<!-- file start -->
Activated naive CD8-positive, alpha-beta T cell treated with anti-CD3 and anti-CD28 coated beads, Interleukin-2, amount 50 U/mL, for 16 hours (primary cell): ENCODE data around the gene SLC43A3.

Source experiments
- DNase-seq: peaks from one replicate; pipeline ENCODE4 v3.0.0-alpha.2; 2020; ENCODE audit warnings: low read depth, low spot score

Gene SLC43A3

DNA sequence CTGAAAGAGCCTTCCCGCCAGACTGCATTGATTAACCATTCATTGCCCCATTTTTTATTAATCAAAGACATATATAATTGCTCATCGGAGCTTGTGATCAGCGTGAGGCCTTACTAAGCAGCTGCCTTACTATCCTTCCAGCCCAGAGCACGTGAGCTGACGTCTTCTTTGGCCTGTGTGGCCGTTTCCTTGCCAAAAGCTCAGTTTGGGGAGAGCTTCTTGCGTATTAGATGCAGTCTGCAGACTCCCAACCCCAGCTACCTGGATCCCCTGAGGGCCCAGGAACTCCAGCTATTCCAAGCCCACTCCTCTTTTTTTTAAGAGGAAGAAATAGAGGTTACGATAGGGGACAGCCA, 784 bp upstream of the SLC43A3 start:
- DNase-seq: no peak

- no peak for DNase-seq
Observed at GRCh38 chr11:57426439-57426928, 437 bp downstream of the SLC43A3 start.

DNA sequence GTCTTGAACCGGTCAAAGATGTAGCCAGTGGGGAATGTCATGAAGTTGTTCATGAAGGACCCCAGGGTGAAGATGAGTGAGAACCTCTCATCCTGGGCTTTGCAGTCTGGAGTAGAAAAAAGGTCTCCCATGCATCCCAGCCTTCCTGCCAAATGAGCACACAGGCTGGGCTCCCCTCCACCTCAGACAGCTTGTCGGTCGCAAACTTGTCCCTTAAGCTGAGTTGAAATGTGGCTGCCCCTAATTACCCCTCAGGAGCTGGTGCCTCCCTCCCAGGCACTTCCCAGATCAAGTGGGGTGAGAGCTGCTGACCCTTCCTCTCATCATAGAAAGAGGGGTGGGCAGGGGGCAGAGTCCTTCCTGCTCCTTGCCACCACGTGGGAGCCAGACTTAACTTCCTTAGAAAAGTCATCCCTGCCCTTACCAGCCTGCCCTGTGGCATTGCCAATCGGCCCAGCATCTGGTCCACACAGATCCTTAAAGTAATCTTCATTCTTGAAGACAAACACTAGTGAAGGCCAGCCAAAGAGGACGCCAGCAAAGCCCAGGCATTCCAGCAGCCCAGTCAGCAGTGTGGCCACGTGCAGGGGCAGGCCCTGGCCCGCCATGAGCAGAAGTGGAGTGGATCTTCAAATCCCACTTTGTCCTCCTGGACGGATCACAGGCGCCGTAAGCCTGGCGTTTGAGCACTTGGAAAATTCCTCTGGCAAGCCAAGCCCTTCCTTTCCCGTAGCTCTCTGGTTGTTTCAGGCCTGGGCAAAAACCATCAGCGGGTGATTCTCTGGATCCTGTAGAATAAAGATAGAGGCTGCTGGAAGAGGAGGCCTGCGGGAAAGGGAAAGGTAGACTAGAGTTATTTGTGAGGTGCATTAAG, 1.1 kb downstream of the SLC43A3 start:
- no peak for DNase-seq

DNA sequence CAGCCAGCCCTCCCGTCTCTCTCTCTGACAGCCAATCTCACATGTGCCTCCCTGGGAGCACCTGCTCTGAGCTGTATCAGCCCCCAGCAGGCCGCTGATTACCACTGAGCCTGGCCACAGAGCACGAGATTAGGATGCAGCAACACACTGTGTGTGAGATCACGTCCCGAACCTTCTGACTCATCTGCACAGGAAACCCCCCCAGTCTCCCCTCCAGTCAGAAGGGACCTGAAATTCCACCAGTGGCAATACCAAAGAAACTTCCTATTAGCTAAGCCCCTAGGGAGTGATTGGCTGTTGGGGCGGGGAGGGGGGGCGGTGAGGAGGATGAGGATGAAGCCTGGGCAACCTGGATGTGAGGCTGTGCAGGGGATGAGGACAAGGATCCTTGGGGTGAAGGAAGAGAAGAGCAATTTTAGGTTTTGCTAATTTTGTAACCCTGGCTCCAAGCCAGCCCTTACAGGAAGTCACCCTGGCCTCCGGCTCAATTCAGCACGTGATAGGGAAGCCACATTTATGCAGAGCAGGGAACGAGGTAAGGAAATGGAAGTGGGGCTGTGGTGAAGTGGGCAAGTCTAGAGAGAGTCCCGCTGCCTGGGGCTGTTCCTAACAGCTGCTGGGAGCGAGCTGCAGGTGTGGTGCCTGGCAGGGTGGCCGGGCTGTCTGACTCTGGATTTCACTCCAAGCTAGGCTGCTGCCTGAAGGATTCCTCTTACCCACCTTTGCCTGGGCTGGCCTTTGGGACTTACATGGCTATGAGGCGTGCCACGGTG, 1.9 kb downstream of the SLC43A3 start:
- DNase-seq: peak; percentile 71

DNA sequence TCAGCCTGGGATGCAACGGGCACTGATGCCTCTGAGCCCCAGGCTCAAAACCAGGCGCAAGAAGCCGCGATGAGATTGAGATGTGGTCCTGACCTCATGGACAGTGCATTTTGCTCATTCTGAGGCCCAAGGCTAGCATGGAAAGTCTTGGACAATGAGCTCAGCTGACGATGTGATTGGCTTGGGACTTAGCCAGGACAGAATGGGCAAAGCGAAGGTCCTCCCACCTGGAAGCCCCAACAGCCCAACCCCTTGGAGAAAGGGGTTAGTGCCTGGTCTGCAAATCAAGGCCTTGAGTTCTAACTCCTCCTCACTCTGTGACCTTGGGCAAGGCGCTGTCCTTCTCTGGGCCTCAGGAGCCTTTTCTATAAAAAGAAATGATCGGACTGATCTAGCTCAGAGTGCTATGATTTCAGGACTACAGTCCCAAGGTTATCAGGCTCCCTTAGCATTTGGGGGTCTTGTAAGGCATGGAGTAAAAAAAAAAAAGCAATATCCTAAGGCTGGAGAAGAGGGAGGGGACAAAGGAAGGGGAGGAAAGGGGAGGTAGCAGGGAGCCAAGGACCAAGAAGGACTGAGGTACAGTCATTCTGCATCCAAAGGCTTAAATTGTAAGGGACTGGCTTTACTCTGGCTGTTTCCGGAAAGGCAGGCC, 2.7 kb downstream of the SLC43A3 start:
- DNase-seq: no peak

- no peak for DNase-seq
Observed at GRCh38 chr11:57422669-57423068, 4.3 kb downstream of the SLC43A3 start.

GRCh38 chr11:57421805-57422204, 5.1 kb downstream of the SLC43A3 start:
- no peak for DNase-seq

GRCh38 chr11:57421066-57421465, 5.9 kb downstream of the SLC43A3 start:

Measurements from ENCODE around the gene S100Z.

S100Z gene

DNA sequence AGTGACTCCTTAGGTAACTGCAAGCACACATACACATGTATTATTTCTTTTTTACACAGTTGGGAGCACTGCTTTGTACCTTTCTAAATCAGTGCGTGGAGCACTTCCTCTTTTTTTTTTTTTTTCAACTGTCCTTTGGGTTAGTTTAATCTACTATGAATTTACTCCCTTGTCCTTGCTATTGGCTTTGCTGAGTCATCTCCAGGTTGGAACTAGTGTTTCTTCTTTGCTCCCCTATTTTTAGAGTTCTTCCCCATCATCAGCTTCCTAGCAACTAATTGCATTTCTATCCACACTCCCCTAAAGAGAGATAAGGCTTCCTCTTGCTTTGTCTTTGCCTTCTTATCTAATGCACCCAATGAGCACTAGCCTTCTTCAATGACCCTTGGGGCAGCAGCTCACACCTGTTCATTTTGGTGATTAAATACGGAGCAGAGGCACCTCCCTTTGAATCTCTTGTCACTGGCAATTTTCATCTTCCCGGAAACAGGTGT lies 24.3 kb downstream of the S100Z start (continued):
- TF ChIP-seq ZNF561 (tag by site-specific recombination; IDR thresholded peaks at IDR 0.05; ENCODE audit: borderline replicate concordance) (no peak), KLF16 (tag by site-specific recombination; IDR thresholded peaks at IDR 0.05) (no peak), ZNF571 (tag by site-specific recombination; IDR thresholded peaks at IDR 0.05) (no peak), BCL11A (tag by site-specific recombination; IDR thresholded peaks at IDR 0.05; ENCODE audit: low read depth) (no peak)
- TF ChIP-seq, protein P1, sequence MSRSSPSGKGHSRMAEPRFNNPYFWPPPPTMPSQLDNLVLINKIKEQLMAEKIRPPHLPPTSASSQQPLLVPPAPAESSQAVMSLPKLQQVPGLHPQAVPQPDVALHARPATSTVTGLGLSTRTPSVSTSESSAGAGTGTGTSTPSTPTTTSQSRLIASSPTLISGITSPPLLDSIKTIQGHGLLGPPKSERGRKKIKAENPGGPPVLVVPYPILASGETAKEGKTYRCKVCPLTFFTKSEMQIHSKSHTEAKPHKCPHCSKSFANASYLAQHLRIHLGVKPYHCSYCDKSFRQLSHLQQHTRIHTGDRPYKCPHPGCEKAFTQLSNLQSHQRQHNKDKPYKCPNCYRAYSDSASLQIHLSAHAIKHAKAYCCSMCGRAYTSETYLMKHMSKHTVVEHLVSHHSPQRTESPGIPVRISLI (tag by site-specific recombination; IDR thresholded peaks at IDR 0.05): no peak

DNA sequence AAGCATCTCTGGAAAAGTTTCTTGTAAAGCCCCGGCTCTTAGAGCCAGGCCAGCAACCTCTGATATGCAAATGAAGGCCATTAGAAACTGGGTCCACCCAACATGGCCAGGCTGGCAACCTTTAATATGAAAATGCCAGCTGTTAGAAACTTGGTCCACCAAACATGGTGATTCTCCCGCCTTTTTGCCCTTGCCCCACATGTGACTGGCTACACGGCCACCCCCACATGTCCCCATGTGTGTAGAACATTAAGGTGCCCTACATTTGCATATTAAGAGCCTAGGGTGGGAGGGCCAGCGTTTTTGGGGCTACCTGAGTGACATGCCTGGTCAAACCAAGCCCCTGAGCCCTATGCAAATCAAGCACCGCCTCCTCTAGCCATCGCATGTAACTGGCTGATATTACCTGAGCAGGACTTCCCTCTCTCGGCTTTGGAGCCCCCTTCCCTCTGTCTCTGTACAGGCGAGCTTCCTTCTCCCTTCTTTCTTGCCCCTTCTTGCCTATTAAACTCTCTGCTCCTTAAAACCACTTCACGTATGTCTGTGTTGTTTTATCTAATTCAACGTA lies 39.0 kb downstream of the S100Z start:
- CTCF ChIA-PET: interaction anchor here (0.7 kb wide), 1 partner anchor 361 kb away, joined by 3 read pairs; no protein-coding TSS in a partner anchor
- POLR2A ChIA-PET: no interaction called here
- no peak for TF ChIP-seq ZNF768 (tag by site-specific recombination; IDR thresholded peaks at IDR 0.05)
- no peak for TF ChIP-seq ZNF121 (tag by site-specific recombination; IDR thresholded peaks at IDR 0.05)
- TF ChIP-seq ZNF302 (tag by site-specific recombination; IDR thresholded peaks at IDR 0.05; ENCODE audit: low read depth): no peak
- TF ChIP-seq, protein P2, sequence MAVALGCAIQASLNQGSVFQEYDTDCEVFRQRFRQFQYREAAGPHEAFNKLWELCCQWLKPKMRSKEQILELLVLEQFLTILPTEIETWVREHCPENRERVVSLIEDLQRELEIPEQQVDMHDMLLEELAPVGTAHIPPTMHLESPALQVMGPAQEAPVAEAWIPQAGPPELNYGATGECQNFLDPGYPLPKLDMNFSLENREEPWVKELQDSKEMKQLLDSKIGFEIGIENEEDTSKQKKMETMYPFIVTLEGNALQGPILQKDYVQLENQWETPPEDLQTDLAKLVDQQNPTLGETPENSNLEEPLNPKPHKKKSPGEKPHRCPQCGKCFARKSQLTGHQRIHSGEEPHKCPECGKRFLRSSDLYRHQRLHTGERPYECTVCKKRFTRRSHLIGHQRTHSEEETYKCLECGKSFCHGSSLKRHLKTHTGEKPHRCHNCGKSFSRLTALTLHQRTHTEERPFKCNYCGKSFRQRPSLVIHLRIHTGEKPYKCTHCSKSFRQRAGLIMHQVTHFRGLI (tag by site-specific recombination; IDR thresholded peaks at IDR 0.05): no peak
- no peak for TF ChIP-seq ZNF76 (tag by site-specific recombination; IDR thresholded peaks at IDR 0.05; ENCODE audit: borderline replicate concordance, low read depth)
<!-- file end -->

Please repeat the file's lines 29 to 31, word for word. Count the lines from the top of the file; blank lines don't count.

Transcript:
- no peak for TF ChIP-seq ZNF121 (tag by site-specific recombination; IDR thresholded peaks at IDR 0.05)
- TF ChIP-seq ZNF302 (tag by site-specific recombination; IDR thresholded peaks at IDR 0.05; ENCODE audit: low read depth): no peak
- TF ChIP-seq, protein P2, sequence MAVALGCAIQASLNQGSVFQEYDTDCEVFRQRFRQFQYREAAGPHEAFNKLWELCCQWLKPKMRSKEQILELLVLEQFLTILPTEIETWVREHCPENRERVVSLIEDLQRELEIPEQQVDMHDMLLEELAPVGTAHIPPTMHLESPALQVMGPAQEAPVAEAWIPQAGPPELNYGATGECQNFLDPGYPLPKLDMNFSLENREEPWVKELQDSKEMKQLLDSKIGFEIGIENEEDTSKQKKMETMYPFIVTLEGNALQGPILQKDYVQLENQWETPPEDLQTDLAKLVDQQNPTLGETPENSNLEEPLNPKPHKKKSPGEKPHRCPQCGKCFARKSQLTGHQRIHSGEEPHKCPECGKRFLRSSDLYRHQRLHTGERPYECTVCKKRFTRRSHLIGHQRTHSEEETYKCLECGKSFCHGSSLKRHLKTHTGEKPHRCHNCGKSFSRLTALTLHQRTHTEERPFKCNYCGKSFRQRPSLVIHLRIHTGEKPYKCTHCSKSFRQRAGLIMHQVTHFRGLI (tag by site-specific recombination; IDR thresholded peaks at IDR 0.05): no peak